Scoliosis surgery is a big deal, no matter where you come from. But when you live in Guyana, the condition represents a significant challenge. The surgery is expensive and complex, and the country boasts neither physicians with the proper expertise nor facilities with appropriate equipment to provide the needed level of care. That’s what the family of 16-year-old Rahsaan Abel found out two years ago when he was diagnosed with severe scoliosis. But thanks to a nonprofit organization based in Austin, Texas, the boy will soon be standing tall again.
Rahsaan first noticed that something was wrong when he was 14 years old and his posture began to change. His ribs were sticking out in a new way and he could no longer stand up as tall as he once had. Speaking of his worsening condition, he said, “The spine started to bend into the rib cage side. Right side here kept pushing out and right.” But when he and his father sought medical help, the diagnosis was accompanied by bad news – nobody in their country could provide the surgical procedure that he needed.
Remembering back to that day, his father, Desmond Abel, says, “It was a period of hopelessness. As a father, your child comes to you complaining and you don’t know what to do.”
But when an Austin-based nonprofit called SpineHope was notified of Rahsaan’s plight, they quickly matched him with a U.S.-based physician who could help. SpineHope works with medical professionals in developing countries to coordinate care for children with spine problems. Speaking of the upcoming surgery that will be performed at Dell Children’s Hospital this coming week, a physician with the program said, “Every single consulting physician from the pediatric ICU to the radiologists to the anesthesiologists has donated their time.”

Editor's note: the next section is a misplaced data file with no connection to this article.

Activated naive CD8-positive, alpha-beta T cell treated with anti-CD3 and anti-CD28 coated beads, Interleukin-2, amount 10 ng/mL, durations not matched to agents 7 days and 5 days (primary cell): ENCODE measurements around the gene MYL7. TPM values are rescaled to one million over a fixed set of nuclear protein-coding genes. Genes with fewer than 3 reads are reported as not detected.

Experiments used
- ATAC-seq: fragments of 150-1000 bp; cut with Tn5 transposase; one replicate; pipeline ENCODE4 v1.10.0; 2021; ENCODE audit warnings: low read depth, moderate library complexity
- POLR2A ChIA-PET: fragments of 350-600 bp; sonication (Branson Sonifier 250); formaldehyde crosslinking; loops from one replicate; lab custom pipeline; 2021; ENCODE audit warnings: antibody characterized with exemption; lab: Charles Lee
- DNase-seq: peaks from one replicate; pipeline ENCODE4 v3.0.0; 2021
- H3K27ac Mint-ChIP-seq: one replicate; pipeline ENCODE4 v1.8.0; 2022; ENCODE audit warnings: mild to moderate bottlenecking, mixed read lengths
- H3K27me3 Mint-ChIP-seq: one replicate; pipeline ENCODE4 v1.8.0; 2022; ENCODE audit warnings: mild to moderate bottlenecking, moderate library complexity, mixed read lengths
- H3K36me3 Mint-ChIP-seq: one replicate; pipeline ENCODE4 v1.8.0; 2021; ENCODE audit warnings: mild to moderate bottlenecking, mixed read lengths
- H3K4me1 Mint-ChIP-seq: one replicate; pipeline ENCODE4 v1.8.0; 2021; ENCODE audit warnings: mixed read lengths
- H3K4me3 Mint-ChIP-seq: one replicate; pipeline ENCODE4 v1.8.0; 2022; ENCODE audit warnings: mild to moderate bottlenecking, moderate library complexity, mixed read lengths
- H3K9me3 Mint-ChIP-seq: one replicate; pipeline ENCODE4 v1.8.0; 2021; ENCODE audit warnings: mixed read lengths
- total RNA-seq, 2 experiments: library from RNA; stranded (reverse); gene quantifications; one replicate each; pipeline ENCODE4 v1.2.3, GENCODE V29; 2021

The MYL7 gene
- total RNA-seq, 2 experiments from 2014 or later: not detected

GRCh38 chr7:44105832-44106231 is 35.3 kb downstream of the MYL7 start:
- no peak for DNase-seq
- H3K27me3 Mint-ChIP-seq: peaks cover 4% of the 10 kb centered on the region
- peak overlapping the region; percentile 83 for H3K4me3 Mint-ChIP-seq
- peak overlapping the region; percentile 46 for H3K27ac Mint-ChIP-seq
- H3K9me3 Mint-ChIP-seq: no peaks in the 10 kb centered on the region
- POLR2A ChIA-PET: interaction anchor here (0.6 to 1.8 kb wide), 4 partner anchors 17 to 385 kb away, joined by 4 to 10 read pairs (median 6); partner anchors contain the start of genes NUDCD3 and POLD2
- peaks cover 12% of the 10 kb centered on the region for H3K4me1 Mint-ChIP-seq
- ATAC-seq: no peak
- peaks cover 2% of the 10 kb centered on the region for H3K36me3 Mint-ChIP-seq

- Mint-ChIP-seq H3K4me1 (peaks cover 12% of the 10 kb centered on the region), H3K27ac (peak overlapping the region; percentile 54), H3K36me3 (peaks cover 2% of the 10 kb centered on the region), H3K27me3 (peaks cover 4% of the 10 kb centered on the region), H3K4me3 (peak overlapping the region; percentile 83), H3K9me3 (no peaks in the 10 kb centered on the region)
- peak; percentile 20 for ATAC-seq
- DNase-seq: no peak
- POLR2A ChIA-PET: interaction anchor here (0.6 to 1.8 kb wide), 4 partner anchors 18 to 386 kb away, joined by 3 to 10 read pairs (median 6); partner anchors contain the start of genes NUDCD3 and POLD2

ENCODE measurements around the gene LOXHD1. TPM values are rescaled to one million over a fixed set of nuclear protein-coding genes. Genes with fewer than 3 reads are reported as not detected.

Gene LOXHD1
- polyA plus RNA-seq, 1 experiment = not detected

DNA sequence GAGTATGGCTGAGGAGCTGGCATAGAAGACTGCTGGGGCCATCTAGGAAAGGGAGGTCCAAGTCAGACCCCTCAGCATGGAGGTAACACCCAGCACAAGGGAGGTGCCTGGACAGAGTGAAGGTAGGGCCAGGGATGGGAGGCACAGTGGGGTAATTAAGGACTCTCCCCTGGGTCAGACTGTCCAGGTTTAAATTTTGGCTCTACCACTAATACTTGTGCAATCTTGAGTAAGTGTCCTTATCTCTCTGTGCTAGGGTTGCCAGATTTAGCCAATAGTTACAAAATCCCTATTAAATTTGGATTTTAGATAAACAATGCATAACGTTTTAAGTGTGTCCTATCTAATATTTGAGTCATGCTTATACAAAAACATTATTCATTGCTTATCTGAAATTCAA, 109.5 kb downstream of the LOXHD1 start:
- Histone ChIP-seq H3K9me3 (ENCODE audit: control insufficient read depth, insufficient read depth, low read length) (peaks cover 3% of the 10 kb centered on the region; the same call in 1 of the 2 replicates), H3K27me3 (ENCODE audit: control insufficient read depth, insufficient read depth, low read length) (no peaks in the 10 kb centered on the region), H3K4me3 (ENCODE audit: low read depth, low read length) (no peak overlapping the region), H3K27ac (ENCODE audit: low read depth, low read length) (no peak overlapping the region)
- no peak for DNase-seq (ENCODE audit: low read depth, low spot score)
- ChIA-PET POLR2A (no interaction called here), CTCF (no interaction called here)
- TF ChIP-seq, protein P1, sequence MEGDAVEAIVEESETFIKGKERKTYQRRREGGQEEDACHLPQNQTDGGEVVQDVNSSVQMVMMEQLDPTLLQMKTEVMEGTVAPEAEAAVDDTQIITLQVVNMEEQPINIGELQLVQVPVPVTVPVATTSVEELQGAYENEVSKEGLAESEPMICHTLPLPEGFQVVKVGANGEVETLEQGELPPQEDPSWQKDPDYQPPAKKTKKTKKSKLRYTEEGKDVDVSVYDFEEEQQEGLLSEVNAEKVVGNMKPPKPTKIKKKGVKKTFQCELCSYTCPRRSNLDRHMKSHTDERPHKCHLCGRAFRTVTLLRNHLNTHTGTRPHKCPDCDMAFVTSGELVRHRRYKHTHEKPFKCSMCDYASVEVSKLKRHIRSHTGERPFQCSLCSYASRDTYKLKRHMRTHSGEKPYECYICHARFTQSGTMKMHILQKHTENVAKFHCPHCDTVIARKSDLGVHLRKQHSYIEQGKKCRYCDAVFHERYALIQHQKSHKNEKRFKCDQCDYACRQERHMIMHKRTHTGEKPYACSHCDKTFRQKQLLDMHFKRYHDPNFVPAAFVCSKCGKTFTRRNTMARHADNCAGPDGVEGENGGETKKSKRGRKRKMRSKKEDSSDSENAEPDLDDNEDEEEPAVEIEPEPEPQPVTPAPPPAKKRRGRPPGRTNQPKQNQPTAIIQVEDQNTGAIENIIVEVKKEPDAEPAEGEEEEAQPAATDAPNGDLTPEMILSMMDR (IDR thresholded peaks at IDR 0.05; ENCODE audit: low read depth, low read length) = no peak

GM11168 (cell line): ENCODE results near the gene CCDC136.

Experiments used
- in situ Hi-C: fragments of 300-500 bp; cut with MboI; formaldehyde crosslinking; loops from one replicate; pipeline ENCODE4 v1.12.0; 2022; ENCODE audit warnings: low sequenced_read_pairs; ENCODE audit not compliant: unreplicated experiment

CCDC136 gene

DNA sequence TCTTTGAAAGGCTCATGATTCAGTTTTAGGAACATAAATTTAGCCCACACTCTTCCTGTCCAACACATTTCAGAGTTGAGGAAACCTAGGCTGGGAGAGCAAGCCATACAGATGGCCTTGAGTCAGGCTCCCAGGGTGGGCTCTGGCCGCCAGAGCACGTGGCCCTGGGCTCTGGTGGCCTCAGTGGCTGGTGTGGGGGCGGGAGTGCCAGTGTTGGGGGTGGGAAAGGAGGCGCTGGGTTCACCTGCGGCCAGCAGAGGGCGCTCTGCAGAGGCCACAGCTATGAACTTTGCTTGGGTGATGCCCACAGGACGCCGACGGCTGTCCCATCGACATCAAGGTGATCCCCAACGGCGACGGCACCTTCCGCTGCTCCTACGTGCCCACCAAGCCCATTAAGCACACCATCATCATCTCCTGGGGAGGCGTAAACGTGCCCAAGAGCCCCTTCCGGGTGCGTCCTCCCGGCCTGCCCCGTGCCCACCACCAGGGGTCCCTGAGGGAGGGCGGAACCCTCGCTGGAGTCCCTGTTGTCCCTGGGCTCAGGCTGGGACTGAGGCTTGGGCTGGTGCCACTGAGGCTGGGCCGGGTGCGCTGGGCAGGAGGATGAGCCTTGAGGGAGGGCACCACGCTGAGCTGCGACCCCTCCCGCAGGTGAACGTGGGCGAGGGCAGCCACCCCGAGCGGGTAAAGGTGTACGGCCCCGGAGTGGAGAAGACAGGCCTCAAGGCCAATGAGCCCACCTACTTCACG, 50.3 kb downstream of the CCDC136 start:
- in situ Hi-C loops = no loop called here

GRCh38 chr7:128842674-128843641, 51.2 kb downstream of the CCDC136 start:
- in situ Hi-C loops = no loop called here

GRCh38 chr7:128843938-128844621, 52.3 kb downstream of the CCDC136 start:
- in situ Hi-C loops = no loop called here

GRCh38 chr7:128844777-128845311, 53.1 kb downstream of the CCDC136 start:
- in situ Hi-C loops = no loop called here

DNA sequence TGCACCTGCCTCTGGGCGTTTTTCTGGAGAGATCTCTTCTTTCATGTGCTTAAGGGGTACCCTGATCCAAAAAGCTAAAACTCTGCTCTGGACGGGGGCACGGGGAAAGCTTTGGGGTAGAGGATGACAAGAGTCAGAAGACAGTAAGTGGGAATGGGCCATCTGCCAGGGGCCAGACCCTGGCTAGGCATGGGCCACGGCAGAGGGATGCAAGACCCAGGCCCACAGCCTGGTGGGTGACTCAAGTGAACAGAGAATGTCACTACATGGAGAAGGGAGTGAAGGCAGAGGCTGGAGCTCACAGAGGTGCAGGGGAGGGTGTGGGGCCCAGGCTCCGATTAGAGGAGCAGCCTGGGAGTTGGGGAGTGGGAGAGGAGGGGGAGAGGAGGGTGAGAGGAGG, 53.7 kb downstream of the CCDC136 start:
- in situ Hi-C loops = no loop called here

The procedure will involve a complex reconstruction, after which the boy’s spine will be straight and well aligned.
Rahsaan will be staying in Austin at the Ronald McDonald House for the next month as he recovers from his surgery. SpineHope has coordinated many similar operations for children who otherwise would not have receive the medical treatment that they needed for spinal deformities. In addition to bringing children to the United States for care, the organization also provides ongoing training with spine surgeons and hospital staff around the world in order to teach them advanced techniques and safety protocols. The organization was first established in 2008, though its roots go back earlier to a more informal program that started in 2001 through Chicago’s Shriner’s Hospital. In the 16 years since the organization first began its outreach, they have provided over 400 surgeries for children suffering spinal deformities and other conditions.
Treating children with scoliosis and other spinal conditions is a big part of what our lumbar spine specialist practice in New Jersey does. If you need to speak with a physician to learn more about the treatments available, contact us today to set up a consultation.